Whether it’s the grandeur of Mother Nature, or history encapsulated in monuments and battlefields, or wildlife roaming free the National Park Service is there to remind us of our past and future.
It is easy to understand how the Park Service is about our past, especially when looking east toward the National Mall or south to battlefields or west to the USS Arizona.
Our future is reflected in the Park Service because how we treat these treasures says a lot about us as a citizenry. Do we sit by and let national treasures like the Ahwahnee Hotel and Curry Village in Yosemite National Park change names because of a poorly written contract or do we write our members of Congress to tell me we are disgusted by what is happening? Will our actions change the future even if they don’t alter the circumstances a couple hundred miles from here?
Do we say it’s OK for funding for the Park Service to continually be eroded or do we demand these treasures be preserved?
Do we support the Park Service by visiting some of the 409 areas it represents? Do we share memories to encourage others to visit these special places? Or perhaps we buy an annual pass even if we never visit a park.
This agency that turns 100 years old in August continues to evolve, grow and be part of all of our lives. The service is in every state, District of Columbia, American Samoa, Guam, Puerto Rico, and the Virgin Islands.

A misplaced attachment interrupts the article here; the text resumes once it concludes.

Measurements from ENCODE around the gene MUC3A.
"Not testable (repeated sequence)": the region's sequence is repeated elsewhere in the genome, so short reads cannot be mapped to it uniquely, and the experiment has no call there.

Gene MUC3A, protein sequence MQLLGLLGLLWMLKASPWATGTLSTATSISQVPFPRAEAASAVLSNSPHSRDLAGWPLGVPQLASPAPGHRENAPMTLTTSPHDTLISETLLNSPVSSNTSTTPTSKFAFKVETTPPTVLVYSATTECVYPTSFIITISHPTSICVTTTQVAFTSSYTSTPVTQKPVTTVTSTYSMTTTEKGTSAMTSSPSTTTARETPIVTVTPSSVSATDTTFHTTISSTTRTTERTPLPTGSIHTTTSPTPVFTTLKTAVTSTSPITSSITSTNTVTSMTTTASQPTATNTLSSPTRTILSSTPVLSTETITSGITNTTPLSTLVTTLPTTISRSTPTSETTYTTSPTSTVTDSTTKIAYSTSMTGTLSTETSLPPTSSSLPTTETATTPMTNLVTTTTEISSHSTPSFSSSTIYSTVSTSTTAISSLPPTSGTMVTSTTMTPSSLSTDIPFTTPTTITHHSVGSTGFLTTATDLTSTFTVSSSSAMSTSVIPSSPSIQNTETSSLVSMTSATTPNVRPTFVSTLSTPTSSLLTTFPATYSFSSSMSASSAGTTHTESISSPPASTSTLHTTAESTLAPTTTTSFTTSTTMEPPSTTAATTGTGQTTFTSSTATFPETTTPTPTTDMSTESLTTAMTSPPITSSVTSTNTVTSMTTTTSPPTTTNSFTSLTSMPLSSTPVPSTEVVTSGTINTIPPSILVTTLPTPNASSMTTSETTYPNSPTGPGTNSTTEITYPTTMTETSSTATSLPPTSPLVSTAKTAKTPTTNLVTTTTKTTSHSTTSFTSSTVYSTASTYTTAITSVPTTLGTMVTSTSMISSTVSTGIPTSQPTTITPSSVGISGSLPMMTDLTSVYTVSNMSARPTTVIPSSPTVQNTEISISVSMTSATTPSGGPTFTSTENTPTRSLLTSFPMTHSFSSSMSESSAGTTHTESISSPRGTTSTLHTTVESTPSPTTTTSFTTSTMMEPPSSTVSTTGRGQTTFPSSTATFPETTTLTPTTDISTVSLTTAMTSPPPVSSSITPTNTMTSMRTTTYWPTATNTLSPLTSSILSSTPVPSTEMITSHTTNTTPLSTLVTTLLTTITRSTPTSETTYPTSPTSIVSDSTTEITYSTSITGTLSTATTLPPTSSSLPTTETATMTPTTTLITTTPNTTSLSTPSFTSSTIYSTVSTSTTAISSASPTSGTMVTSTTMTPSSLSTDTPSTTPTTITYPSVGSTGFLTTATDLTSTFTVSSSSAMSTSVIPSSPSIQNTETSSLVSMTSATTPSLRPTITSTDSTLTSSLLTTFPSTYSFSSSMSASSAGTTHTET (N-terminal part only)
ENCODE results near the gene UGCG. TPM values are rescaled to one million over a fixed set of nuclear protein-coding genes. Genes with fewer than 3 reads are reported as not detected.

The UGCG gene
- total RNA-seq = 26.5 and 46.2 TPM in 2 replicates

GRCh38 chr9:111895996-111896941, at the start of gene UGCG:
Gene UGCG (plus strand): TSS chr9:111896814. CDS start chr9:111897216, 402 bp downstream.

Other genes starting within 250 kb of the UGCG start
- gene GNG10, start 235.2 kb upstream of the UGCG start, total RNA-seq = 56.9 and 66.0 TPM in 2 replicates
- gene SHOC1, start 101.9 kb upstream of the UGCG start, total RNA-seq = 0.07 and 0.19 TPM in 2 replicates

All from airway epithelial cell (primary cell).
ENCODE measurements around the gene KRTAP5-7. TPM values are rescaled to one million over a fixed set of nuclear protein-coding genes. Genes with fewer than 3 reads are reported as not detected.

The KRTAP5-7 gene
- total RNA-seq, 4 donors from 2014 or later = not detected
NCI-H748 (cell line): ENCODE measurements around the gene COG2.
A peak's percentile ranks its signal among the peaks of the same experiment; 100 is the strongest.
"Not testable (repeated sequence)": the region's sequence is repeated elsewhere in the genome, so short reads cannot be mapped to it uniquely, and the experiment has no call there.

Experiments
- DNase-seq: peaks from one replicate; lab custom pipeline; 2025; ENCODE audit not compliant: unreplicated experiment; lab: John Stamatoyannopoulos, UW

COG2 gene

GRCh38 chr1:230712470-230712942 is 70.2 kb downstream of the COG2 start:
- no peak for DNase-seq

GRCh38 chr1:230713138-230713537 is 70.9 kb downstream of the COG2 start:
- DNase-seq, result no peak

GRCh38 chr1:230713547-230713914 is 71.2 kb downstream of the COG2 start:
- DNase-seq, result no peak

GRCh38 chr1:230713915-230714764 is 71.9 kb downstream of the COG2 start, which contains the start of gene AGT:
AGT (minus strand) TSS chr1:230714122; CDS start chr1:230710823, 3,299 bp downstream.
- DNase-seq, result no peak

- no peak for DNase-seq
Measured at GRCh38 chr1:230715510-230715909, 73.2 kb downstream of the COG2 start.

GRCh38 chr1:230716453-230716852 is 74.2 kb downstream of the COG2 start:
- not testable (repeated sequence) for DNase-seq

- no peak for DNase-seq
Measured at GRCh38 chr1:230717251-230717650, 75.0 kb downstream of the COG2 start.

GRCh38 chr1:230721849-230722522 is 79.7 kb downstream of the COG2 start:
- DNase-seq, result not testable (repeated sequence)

It’s not just about the 59 national parks. The agency encompasses monuments, battlefields, military parks, historical parks, historic sites, lakeshores, seashores, recreation areas, scenic rivers and trails, and the White House.
Fourteen national parks existed before the Park Service came into being. Yellowstone in 1872 became the first national park – not just in the United States, but also in the world. Twenty-one monuments also existed prior to 1916. President Woodrow Wilson signed the act creating the National Park Service, which to this day is overseen by the Interior Department.
Lake Tahoe News, starting Jan. 25, is going to take readers on a trek to a few of these wonders. Writers are embracing locales that have touched them in memorable ways. The first story is from Carolyn Wright who has visited 33 of the national parks. Hers is as much a photo essay as it is a travelogue about some of those parks.
We hope through our series of monthly stories we connect you to places that perhaps you’ve never been to or we trigger fond memories.
Enjoy the journey.
— Kathryn Reed, LTN publisher